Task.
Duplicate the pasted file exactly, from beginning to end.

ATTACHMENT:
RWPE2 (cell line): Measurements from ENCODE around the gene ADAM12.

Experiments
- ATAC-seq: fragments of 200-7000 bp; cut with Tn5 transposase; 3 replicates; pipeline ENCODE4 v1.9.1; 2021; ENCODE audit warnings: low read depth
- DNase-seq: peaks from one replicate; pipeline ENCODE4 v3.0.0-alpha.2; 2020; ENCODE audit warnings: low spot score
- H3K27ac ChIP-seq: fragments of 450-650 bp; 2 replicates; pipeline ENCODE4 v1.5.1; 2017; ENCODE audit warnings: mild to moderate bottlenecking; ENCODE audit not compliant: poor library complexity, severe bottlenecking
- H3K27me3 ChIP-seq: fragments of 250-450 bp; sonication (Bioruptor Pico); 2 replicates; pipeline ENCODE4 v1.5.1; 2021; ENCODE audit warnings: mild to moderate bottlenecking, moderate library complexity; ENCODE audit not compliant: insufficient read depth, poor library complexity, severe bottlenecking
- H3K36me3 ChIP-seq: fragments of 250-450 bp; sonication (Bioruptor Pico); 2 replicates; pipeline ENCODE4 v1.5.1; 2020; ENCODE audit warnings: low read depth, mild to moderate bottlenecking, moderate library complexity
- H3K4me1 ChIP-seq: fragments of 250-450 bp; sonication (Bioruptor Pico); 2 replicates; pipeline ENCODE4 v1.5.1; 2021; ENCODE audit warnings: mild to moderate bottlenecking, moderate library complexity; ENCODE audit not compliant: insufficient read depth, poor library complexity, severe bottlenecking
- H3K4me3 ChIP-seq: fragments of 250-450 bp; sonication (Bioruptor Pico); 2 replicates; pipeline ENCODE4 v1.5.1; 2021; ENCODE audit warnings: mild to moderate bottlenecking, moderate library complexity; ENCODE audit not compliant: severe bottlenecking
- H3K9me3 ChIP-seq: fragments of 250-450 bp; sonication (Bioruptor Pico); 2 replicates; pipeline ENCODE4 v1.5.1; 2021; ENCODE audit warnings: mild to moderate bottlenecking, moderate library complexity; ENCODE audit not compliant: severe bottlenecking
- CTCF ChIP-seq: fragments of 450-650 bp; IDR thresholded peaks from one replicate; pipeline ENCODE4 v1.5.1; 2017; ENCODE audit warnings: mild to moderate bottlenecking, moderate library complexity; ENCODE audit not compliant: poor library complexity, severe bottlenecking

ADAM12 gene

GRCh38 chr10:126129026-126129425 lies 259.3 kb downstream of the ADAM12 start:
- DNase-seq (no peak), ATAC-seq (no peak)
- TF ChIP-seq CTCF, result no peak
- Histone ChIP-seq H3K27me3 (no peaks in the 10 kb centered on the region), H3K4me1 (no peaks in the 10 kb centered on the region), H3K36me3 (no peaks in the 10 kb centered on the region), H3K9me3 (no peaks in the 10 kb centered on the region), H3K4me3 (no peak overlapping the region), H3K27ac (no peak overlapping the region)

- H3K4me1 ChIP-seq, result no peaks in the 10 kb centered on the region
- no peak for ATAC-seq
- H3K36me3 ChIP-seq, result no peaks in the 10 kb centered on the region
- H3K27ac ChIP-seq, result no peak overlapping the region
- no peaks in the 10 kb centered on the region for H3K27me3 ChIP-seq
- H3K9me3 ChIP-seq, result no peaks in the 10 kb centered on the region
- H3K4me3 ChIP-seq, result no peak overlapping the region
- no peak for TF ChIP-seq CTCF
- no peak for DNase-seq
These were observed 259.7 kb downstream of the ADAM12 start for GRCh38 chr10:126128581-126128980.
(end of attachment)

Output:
RWPE2 (cell line): Measurements from ENCODE around the gene ADAM12.

Experiments
- ATAC-seq: fragments of 200-7000 bp; cut with Tn5 transposase; 3 replicates; pipeline ENCODE4 v1.9.1; 2021; ENCODE audit warnings: low read depth
- DNase-seq: peaks from one replicate; pipeline ENCODE4 v3.0.0-alpha.2; 2020; ENCODE audit warnings: low spot score
- H3K27ac ChIP-seq: fragments of 450-650 bp; 2 replicates; pipeline ENCODE4 v1.5.1; 2017; ENCODE audit warnings: mild to moderate bottlenecking; ENCODE audit not compliant: poor library complexity, severe bottlenecking
- H3K27me3 ChIP-seq: fragments of 250-450 bp; sonication (Bioruptor Pico); 2 replicates; pipeline ENCODE4 v1.5.1; 2021; ENCODE audit warnings: mild to moderate bottlenecking, moderate library complexity; ENCODE audit not compliant: insufficient read depth, poor library complexity, severe bottlenecking
- H3K36me3 ChIP-seq: fragments of 250-450 bp; sonication (Bioruptor Pico); 2 replicates; pipeline ENCODE4 v1.5.1; 2020; ENCODE audit warnings: low read depth, mild to moderate bottlenecking, moderate library complexity
- H3K4me1 ChIP-seq: fragments of 250-450 bp; sonication (Bioruptor Pico); 2 replicates; pipeline ENCODE4 v1.5.1; 2021; ENCODE audit warnings: mild to moderate bottlenecking, moderate library complexity; ENCODE audit not compliant: insufficient read depth, poor library complexity, severe bottlenecking
- H3K4me3 ChIP-seq: fragments of 250-450 bp; sonication (Bioruptor Pico); 2 replicates; pipeline ENCODE4 v1.5.1; 2021; ENCODE audit warnings: mild to moderate bottlenecking, moderate library complexity; ENCODE audit not compliant: severe bottlenecking
- H3K9me3 ChIP-seq: fragments of 250-450 bp; sonication (Bioruptor Pico); 2 replicates; pipeline ENCODE4 v1.5.1; 2021; ENCODE audit warnings: mild to moderate bottlenecking, moderate library complexity; ENCODE audit not compliant: severe bottlenecking
- CTCF ChIP-seq: fragments of 450-650 bp; IDR thresholded peaks from one replicate; pipeline ENCODE4 v1.5.1; 2017; ENCODE audit warnings: mild to moderate bottlenecking, moderate library complexity; ENCODE audit not compliant: poor library complexity, severe bottlenecking

ADAM12 gene

GRCh38 chr10:126129026-126129425 lies 259.3 kb downstream of the ADAM12 start:
- DNase-seq (no peak), ATAC-seq (no peak)
- TF ChIP-seq CTCF, result no peak
- Histone ChIP-seq H3K27me3 (no peaks in the 10 kb centered on the region), H3K4me1 (no peaks in the 10 kb centered on the region), H3K36me3 (no peaks in the 10 kb centered on the region), H3K9me3 (no peaks in the 10 kb centered on the region), H3K4me3 (no peak overlapping the region), H3K27ac (no peak overlapping the region)

- H3K4me1 ChIP-seq, result no peaks in the 10 kb centered on the region
- no peak for ATAC-seq
- H3K36me3 ChIP-seq, result no peaks in the 10 kb centered on the region
- H3K27ac ChIP-seq, result no peak overlapping the region
- no peaks in the 10 kb centered on the region for H3K27me3 ChIP-seq
- H3K9me3 ChIP-seq, result no peaks in the 10 kb centered on the region
- H3K4me3 ChIP-seq, result no peak overlapping the region
- no peak for TF ChIP-seq CTCF
- no peak for DNase-seq
These were observed 259.7 kb downstream of the ADAM12 start for GRCh38 chr10:126128581-126128980.